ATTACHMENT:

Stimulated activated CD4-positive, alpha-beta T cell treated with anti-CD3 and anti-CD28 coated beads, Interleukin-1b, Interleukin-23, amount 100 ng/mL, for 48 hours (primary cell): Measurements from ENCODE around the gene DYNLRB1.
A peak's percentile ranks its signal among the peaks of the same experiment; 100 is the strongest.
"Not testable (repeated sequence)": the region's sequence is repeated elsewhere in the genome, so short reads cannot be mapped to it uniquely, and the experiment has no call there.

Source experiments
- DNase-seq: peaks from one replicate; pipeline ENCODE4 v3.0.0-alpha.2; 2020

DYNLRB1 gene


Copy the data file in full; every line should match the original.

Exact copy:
Stimulated activated CD4-positive, alpha-beta T cell treated with anti-CD3 and anti-CD28 coated beads, Interleukin-1b, Interleukin-23, amount 100 ng/mL, for 48 hours (primary cell): Measurements from ENCODE around the gene DYNLRB1.
A peak's percentile ranks its signal among the peaks of the same experiment; 100 is the strongest.
"Not testable (repeated sequence)": the region's sequence is repeated elsewhere in the genome, so short reads cannot be mapped to it uniquely, and the experiment has no call there.

Source experiments
- DNase-seq: peaks from one replicate; pipeline ENCODE4 v3.0.0-alpha.2; 2020

DYNLRB1 gene